Beyond productivity: When computers become works of art
search

Beyond productivity: When computers become works of art

An Israeli artist uses the detritus of the digital world to create works of art consisting of thousands of components

Almashe's 'Big Bang' (photo credit: Courtesy)
Almashe's 'Big Bang' (photo credit: Courtesy)

Computers are more than just tools for productivity; they have a dimension beyond the practical, reaching into the artistic — a facet that emerges fully only when they are no longer productive. That, anyway, is the message of Israeli artist Eduard Almashe, who takes old digital junk and turns it into highly praised works of art.

Almashe will be showing off his latest works in a second solo show, “Urban Stability in Constant Motion: Assemblage and Decoration.” In this show, Almashe presents two- and three-dimensional works made of components of computers and other digital devices that have come to the end of their productive lives. Chips, boards, screws, CD drives, plastic screens from outdated cellphones and even old watches, come together in a design that is meant to evoke “the intensity of modern life.” The show opens Saturday night, August 4, at the Amalia Arbel Gallery in the Tel Aviv Port.

He started working with watches as a result of a chance meeting, Almashe said. “One day my wife and I were walking in the Tel-Aviv Jaffa flea market when someone approached us with a plastic bag. It weighed about two kilo and he was asking approximately $4 for the whole contents.” Almashe bought the watches, mainly because he felt bad for the seller, but then realized that they still had a purpose even if they were defunct.

“I thought about the watches and thought that a watch without its timepiece is like a person without a soul — just a skeleton is left. I thought that I could make art that would be a cemetery, a tribute to all the people who died in the Holocaust.”

He began work on what would turn into a multi-decade project (he started working with the watches in 1987), which eventually expanded to include the detritus of the high-tech world.

The Holocaust has loomed large in Almashe’s life. He was born in Romania in 1946, in a city called Alba Julia in the hinterlands of Transylvania. As a child, he was a proud Romanian, and grew up to study engineering — a discipline he still works in, and which explains his affinity for high-tech components.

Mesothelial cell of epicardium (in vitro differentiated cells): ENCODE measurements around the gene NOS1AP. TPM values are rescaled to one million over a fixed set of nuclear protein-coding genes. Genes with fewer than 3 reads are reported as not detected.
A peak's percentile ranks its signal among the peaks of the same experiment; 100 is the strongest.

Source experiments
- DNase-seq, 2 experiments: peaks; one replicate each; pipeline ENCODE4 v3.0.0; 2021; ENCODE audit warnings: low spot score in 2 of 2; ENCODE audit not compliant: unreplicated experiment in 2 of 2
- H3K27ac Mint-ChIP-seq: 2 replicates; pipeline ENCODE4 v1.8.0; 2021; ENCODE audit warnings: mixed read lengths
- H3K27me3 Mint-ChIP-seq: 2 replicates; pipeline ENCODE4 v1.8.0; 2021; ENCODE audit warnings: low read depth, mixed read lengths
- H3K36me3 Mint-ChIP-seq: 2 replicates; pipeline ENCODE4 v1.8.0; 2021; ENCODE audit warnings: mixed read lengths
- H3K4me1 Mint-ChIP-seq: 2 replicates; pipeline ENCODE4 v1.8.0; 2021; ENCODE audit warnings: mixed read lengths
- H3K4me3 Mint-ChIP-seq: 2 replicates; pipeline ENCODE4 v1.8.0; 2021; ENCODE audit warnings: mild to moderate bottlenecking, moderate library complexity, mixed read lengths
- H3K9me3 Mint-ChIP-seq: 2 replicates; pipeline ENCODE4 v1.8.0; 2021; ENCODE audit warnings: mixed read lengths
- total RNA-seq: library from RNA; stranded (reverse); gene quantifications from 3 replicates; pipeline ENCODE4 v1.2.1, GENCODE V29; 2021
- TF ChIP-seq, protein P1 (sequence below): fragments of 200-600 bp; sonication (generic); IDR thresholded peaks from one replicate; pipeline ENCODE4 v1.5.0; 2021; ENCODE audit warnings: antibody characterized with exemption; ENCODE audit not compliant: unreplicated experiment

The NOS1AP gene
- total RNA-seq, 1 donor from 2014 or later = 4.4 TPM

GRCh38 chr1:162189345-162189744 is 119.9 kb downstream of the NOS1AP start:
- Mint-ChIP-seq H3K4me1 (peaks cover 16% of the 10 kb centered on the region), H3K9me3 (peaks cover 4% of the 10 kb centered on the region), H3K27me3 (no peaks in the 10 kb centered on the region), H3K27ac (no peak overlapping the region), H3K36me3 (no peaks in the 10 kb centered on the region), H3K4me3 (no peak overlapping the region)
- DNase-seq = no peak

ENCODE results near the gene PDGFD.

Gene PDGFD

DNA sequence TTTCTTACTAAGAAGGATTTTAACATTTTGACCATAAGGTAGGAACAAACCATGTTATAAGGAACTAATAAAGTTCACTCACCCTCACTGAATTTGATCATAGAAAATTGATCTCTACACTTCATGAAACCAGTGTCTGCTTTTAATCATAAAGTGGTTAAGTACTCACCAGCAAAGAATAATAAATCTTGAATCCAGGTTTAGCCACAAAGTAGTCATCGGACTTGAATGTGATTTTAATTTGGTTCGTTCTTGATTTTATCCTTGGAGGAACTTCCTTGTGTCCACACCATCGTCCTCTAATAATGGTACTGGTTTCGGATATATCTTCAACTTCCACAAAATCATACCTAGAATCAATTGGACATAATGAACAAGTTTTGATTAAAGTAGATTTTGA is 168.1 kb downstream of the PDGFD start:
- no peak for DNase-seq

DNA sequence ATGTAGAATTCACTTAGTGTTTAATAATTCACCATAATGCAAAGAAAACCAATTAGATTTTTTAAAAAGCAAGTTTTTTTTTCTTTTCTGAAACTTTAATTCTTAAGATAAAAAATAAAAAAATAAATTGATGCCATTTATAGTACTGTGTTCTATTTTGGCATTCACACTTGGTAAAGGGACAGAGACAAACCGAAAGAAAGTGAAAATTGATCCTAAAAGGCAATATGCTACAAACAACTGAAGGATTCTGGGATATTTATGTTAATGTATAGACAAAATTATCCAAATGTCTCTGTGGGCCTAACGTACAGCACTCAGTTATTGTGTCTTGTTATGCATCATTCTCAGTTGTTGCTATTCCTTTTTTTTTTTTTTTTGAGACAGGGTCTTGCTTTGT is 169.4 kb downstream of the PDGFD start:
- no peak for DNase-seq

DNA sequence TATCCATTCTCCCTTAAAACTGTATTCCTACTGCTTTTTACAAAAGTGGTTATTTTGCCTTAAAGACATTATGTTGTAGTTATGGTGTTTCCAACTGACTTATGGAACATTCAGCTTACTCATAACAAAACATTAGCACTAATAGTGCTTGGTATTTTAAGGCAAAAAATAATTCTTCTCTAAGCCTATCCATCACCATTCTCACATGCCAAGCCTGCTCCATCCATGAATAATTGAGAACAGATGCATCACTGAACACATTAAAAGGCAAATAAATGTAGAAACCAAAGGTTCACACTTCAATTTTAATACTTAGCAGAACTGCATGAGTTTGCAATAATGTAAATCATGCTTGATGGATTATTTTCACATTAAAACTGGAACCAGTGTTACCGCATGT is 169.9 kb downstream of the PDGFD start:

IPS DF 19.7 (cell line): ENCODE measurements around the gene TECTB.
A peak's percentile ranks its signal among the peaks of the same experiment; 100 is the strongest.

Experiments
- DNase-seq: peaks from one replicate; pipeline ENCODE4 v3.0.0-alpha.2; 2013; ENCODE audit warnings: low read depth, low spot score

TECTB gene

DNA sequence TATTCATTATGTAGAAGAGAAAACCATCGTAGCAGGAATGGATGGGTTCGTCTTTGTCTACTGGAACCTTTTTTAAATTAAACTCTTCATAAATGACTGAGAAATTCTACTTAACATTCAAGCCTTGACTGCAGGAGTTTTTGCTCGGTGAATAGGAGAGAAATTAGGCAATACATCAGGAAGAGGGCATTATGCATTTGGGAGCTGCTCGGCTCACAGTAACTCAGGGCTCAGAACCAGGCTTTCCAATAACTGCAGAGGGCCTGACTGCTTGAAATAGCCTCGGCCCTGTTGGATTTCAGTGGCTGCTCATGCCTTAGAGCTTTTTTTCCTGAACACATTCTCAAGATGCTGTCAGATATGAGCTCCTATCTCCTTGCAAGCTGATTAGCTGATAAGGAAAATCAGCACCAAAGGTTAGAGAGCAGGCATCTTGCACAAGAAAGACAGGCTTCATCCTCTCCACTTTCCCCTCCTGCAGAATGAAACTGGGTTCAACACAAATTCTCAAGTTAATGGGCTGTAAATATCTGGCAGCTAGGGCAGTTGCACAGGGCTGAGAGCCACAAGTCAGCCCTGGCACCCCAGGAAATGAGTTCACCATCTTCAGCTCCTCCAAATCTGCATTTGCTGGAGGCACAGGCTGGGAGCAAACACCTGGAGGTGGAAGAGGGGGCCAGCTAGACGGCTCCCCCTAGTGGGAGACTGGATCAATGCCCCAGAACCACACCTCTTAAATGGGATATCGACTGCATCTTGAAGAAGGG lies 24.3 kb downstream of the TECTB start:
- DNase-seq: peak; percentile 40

“It was only at the age of 34 that I learned that the Romanian Army participated in the Holocaust. Behind the Communist Iron Curtain they tried to hide the details but I found a forbidden book called ‘Snow over the Ukraine’ by Aurel Baranga.

“It was a shock for me to find out that the Romanian Army and not the German Nazis murdered 350,000 Romanian Jews. I couldn’t believe that my beloved homeland had not only done these terrible things but was also hiding the facts.”

That discovery prompted Almashe to make his way to Israel, and to continue and expand his “technology art” approach, with many of his works themed on Judaica topics.

Almashe’s previous show in 2011 consisted of works of art made mostly of old computer memory chips. The works in that show were meant to evoke modern urban life, “describing the rapid changes to the world due to the pace of technology,” Almashe said when the show was introduced. A typical Almashe contains between 3,000 and 12,000 components, depending on the size, mounted on wooden platforms and boasting a true 3D effect.

One of the reasons he does what he does, Almashe said, is because “I would like to know how people in the future, perhaps 1,000 years from now, will respond to the work I am doing based on the technology of 2012. I have the feeling that the reaction will be identical to the reaction we have when we see artistic works from the days of the Pharaohs.”

Join us!
A message from the Editor of Times of Israel
David Horovitz

The Times of Israel covers one of the most complicated, and contentious, parts of the world. Determined to keep readers fully informed and enable them to form and flesh out their own opinions, The Times of Israel has gradually established itself as the leading source of independent and fair-minded journalism on Israel, the region and the Jewish world.

We've achieved this by investing ever-greater resources in our journalism while keeping all of the content on our site free.

Unlike many other news sites, we have not put up a paywall. But we would like to invite readers who can afford to do so, and for whom The Times of Israel has become important, to help support our journalism by joining The Times of Israel Community. Join now and for as little as $6 a month you can both help ensure our ongoing investment in quality journalism, and enjoy special status and benefits as a Times of Israel Community member.

Become a member of The Times of Israel Community
read more:
comments